Now Chile was ruled by the gun. Torture, concentration camps and murder became the order of the day. Thousands of supporters of the Allende government (and MIR supporters) disappeared in the opening days of military rule. Chile's experiment in a peaceful transition to socialism was replaced by a brutal imposition of capitalism. Pinochet was determined that the left be wiped out and declared a war on Marxism. One of his primary targets was the MIR, who he declared “must be tortured...without torture they don't sing.”[56]

 

Now that Pinochet was in power, all illusions about reformism could be laid to rest. The guerrilla struggle which had lain dormant during the Allende years could be taken up. Yet the MIR was not alone in its insistence on armed struggle. Shortly after the Allende coup, the MIR came together with like-minded revolutionaries to coordinate their struggle. The Revolutionary Coordinating Junta (JCR) was formed comprising the MIR, Argentina's People's Revolutionary Army (ERP), the Bolivian National Liberation Army and the Tupamaros from Uruguay. All of these organizations were based in countries that either were or would soon experience brutal military rule. The JCR was formed to coordinate international revolution in the face of an international enemy (imperialism). The JCR would provide logistical, financial and military support for revolutionaries. The JCR was pushing for the MIR to launch an offensive against Pinochet fairly soon.[57]

 

Yet the military regimes of South America quickly clamped down hard on the JCR and its affiliates. Military and intelligence coordination among the Southern Cone states had begun fairly soon after Pinochet's coup. In November 1975, this cooperation was formalized with the development of Operation Condor by Chile, Argentina, Uruguay, Bolivia, Paraguay and Brazil (along with the approval and support of the US). All these regimes faced left opposition of some kind or another and were determined to wipe it out. Through the Condor system, these states would share intelligence on subversives, targeting (torturing and killing) them in the Southern Cone and across the world. Whatever else can be said about it, the Condor states operated a ruthlessly efficient operation that almost completely wiped out their opponents.[58]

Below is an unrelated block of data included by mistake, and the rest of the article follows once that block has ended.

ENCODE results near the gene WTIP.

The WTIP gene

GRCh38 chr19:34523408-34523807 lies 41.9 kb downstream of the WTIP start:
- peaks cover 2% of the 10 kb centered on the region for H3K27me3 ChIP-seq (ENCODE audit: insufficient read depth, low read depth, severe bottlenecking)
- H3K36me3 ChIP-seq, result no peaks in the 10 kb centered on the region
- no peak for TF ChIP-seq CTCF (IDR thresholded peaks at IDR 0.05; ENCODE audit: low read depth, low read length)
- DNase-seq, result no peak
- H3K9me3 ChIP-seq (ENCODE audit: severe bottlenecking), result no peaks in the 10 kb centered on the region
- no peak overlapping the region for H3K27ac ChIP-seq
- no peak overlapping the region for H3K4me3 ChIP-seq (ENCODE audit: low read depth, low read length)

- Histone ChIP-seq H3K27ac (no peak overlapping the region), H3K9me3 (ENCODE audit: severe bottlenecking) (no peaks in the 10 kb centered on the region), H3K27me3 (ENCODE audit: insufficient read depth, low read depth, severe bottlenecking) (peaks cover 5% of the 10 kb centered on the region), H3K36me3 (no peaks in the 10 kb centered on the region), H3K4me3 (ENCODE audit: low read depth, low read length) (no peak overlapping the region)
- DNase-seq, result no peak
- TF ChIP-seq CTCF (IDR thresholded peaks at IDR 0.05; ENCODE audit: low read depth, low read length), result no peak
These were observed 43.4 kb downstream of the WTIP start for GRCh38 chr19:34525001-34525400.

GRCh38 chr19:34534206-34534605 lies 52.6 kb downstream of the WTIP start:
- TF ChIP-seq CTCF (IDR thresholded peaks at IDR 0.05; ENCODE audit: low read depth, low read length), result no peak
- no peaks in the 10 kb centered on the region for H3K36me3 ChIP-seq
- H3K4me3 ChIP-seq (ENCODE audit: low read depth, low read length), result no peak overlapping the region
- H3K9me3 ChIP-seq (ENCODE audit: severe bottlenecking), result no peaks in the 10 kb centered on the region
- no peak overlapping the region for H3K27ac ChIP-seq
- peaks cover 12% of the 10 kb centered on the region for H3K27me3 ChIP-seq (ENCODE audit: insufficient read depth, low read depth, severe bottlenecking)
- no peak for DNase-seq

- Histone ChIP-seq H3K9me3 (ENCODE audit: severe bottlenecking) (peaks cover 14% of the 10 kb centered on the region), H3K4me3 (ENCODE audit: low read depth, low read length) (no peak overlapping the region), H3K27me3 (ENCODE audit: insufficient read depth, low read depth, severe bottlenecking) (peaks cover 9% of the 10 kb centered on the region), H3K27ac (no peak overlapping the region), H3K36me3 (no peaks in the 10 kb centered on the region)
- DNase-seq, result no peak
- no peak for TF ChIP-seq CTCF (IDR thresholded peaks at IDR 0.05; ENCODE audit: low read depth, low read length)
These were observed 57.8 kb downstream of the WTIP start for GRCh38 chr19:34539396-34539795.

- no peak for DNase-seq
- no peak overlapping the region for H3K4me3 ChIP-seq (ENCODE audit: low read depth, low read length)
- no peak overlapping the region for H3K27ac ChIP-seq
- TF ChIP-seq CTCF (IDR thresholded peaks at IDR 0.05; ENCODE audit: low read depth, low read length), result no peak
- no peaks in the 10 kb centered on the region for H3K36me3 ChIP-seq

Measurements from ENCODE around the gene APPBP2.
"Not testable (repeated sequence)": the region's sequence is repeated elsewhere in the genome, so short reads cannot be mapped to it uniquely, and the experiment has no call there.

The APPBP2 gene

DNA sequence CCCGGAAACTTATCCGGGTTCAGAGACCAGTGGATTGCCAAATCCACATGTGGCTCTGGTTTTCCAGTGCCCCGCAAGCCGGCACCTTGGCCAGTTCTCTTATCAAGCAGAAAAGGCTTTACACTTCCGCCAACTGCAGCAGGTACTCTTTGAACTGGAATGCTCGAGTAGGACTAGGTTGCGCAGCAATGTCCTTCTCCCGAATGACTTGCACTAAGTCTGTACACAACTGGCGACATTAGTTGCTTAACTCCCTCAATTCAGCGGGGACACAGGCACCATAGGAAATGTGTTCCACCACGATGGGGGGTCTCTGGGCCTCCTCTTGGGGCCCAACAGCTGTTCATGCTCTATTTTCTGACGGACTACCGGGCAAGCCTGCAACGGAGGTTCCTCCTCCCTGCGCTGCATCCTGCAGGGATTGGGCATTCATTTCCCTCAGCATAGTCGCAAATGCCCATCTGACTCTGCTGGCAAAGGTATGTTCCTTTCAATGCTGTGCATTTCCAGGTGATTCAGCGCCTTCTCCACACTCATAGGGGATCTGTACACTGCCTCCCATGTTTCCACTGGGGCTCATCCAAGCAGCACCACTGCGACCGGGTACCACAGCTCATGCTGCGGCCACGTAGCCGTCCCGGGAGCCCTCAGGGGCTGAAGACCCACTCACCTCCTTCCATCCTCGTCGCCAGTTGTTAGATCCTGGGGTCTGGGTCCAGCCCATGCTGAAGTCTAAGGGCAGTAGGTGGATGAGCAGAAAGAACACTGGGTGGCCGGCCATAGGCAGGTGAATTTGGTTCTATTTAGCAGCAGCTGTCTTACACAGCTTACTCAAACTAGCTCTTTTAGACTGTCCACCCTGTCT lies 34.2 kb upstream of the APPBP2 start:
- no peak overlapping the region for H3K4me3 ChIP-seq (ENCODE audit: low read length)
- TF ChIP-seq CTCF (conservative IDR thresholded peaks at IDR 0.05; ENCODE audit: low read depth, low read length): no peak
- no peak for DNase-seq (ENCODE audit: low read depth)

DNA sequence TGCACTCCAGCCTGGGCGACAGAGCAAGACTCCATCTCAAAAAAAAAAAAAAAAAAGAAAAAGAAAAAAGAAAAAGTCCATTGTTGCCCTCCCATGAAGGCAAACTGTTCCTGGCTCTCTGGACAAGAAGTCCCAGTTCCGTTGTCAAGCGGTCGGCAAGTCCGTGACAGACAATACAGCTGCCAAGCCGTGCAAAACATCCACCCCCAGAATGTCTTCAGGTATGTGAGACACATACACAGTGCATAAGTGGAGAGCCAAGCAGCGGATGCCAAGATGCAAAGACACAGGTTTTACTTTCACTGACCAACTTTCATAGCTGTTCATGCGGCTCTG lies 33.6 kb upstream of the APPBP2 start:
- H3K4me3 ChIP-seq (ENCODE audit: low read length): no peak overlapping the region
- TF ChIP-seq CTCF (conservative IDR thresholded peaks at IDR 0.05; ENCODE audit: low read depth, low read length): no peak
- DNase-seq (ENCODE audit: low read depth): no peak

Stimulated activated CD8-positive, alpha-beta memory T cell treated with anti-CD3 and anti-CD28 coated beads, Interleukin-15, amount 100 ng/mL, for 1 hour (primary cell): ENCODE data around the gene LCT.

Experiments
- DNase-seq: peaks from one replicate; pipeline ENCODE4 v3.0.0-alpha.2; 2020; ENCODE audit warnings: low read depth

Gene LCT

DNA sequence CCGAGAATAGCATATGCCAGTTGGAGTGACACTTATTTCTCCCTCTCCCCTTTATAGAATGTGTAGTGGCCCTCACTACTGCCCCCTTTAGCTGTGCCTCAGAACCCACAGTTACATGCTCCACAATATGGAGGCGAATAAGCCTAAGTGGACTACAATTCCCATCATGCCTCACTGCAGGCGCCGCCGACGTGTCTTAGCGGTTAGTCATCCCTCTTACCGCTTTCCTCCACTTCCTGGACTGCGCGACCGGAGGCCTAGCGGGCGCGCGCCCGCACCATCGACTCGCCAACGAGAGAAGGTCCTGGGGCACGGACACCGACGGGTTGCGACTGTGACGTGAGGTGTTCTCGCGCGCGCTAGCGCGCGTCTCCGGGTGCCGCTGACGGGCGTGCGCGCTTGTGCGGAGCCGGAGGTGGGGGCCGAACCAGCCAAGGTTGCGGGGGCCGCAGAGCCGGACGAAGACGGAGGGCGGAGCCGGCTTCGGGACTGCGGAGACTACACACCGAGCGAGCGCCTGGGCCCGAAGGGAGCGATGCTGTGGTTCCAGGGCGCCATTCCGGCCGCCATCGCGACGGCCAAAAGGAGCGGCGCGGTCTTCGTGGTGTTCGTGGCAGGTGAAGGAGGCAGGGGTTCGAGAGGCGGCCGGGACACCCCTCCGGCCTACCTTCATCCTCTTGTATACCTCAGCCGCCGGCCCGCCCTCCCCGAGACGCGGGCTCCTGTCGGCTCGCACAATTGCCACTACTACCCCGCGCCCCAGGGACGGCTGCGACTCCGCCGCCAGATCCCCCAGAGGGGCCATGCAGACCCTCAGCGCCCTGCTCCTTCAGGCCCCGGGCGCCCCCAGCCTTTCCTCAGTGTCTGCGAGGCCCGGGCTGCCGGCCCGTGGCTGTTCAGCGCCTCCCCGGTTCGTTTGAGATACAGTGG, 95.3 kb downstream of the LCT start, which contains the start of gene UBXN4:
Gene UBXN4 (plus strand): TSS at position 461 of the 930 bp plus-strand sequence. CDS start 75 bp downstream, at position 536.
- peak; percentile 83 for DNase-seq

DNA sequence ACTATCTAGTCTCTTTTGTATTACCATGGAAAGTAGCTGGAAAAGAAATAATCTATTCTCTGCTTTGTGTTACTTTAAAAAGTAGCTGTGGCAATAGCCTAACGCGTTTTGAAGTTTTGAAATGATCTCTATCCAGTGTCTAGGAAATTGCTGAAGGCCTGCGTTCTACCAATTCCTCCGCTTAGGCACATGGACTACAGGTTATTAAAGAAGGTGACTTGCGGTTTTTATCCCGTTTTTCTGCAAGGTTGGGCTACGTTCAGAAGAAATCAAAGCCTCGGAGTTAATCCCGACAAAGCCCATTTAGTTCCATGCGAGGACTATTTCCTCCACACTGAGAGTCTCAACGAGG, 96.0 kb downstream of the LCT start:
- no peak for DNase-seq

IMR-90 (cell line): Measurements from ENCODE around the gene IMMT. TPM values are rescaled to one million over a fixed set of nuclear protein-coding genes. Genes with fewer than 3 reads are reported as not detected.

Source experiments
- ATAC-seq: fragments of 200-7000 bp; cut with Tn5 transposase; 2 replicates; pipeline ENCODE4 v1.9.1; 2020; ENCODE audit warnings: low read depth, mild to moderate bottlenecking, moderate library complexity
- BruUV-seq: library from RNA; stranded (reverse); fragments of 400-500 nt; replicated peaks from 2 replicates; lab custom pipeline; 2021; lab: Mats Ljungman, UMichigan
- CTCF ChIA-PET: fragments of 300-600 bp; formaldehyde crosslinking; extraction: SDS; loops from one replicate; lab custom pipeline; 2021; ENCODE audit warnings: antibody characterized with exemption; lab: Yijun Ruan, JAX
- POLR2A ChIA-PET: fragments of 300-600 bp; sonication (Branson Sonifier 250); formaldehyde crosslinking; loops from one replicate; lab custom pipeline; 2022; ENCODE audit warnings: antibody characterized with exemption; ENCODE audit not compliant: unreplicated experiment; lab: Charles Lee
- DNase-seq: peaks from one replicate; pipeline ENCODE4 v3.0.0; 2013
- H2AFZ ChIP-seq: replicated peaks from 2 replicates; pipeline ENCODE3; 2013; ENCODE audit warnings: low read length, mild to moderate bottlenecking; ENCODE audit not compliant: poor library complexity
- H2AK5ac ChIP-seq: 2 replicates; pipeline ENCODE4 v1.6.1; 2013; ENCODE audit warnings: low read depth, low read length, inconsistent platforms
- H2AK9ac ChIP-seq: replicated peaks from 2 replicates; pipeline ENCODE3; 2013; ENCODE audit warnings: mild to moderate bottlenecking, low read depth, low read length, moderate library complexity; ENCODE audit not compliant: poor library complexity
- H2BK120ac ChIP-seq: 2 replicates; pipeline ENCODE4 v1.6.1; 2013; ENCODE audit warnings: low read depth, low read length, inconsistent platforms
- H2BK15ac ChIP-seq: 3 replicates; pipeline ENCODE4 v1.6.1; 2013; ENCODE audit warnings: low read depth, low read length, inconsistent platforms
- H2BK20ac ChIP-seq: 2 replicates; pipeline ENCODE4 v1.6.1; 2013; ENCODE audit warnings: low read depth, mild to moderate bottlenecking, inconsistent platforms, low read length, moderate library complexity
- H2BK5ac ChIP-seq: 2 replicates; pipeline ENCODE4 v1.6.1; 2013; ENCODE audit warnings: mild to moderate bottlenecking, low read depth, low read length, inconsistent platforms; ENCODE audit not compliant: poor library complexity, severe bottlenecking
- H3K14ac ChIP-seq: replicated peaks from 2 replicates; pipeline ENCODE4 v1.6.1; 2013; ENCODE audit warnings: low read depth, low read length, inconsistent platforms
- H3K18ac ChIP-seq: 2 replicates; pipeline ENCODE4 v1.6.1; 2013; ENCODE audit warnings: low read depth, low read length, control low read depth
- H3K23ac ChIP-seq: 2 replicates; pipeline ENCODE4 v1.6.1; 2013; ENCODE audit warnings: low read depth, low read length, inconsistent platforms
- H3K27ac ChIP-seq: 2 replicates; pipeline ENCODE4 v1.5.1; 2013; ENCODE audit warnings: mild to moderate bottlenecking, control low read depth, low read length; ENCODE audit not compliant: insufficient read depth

Chilean intelligence moved rapidly against the MIR. This was in contrast to the caution of the MIR in launching a planned offensive against Pinochet. The torture and breaking of MIR operatives in October 1974, led to the location of MIR leader Miguel Enriquez, who was still in Chile. Enriquez was killed in a shoot-out, eliminating one of the most visible faces and leaders of the MIR.[59]

 

However, the MIR had another set of leaders who were still planning to return to Chile and launch an armed struggle. Andres Pascal and others were meeting in October 1975 with other MIR leaders in Malloco, Chile, to coordinate the struggle. Again, Chilean intelligence discovered their location and there was a shootout. Pascal and others managed to escape the country, but their leadership was neutralized for a second time. Chilean intelligence also captured a large swath of documents, military hardware and was able to compromise the MIR's underground.[60] The continuing repression was clearly taking a toll on the MIR.